With a population of just 63,000, Bermuda became the smallest nation or territory to win an Olympic gold medal at a summer Games when Flora Duffy won the triathlon in Tokyo.
The 33-year-old, making her fourth appearance at an Olympics, came out on top of the 56-woman field with a time of one hour 55 minutes 36 seconds - more than a minute ahead of Great Britain's Georgia Taylor-Brown and USA's Katie Zaferes.
Bermuda already held the record for being the least populated country to win a summer Olympic medal thanks to a bronze for boxer Clarence Hill in 1976 but now they have their first gold medal winner.
"It's been a heck of a lot of pressure for five years," Duffy said.
"I would never recommend being an Olympic favourite for five years. Of course it's made it all worth it now.
"I think the whole of Bermuda is going crazy. That's what makes it so special to me is that, yes, this was my dream, but I also knew it was bigger than me."
The enthusiasm for Duffy's success was confirmed by publican Reed Young who told First Up that the Docksider Pub and Restaurant in the Bermudan capital of Hamilton was humming as the race unfolded.
He hosted Duffy's parents and brother and members of the Bermuda Triathlon Association during the race.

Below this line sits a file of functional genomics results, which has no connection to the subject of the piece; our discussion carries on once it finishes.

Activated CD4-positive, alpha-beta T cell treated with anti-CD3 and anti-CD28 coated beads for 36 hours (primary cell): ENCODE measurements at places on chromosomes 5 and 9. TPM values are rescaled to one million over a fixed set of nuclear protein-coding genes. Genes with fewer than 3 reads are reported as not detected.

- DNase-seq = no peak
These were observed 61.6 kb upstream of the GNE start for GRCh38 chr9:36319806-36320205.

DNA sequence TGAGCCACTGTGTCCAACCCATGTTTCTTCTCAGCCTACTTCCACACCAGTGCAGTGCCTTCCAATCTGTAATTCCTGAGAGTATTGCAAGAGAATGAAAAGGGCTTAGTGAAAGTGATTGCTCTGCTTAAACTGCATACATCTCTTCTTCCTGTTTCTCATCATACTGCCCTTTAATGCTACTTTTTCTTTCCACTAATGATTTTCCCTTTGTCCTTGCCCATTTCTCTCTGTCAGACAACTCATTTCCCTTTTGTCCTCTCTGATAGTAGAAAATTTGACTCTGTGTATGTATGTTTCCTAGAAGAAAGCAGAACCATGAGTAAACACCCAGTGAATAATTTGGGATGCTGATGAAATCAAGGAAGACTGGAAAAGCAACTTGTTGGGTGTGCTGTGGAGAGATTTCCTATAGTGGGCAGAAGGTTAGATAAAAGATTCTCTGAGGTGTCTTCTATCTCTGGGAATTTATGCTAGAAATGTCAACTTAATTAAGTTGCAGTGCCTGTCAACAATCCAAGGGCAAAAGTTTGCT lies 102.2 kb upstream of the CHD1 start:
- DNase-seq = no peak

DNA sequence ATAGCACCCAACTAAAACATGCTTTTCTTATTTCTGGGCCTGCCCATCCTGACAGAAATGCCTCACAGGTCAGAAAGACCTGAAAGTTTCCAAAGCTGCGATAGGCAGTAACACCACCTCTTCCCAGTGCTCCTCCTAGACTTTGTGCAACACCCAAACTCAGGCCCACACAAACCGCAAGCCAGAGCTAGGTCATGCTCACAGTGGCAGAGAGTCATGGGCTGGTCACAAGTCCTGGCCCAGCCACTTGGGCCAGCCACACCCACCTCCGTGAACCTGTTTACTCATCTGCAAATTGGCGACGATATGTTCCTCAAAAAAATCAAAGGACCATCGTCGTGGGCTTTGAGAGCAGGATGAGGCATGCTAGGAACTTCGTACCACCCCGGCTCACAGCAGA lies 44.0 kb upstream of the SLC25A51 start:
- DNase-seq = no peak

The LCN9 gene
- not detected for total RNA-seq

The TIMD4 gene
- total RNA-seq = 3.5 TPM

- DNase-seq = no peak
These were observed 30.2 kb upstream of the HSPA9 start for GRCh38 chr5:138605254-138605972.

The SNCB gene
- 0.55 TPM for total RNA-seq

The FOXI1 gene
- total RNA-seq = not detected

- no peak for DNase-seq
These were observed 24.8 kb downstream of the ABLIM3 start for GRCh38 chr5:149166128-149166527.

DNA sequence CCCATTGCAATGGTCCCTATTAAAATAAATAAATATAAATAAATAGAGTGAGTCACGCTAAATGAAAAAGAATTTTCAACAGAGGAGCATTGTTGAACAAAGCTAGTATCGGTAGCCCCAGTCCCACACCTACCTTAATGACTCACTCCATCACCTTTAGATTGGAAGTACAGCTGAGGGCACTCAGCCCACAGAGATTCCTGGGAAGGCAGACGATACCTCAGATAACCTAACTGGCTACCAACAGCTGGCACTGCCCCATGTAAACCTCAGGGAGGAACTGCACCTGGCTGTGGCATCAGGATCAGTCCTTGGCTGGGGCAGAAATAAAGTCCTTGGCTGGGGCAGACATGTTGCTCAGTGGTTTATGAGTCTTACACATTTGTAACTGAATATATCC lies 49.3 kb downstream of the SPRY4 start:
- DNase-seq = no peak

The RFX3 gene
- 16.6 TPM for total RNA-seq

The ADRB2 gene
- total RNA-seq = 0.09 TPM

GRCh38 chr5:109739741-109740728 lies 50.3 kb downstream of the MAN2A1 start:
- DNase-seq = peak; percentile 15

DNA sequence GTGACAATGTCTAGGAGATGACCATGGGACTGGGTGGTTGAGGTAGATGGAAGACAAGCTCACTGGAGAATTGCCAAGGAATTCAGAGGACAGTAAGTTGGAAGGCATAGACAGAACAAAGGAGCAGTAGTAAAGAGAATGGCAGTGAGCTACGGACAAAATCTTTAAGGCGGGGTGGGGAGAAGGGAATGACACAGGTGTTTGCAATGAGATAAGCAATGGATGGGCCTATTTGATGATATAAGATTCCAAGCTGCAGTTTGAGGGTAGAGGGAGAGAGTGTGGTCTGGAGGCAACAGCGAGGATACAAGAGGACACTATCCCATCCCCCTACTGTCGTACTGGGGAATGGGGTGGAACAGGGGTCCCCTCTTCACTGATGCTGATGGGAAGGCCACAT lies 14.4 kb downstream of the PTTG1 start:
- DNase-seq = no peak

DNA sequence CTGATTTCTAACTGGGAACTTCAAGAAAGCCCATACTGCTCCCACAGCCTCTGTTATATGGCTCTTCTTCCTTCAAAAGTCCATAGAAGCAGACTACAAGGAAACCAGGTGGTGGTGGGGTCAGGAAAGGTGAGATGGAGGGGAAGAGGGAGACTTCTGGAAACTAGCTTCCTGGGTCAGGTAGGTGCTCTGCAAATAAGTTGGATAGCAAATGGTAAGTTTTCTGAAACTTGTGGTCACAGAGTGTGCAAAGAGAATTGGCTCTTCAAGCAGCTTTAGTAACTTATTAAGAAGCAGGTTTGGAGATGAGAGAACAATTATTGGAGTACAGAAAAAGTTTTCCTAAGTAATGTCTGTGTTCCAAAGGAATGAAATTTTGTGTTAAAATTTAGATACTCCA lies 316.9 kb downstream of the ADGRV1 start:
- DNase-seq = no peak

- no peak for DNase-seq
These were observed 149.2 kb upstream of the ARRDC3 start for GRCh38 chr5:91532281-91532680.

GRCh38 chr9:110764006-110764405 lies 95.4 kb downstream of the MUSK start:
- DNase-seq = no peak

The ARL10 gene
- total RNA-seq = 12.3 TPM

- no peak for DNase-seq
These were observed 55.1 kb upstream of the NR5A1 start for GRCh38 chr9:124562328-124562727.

"It's been a pretty phenomenal experience - there's a lot of emotion going on here right now."
He said while Duffy spent a lot of time training away from the island,"she is certainly loved by Bermudians".
Young said once Duffy got through the cycling stage, during which it was raining, spectators in the pub became excited.
"We're all so proud of her ...a gold medal for a nation of 60,000 people is just a phenomenal feat."
Duffy, who rejected the chance to represent Britain as a teenager, is already familiar with writing her name into the history books having become Bermuda's first female Commonwealth Games champion in 2018.
She added: "I'm just proud I could be Bermuda's first gold medallist, first female medallist, and hopefully inspire everyone back home that this is possible."
To put into context the size of Duffy's win, at 51km the triathlon event itself is longer than an end-to-end walk across the length of Bermuda (40km). It is 15 times smaller than New York.
A huge smile turned to tears of joy as she crossed the finish line as the realisation of what she had achieved sank in.
"I tried to just keep my composure and not allow my mind to drift to the fact that this was really happening until about the last kilometre of the run," Duffy said.
"I saw my husband, he's my coach, on the side of the road, and just gave him a little smile.
"From there I just sort of allowed all the emotions to come but I truly don't think it'll hit me until a couple of days from now."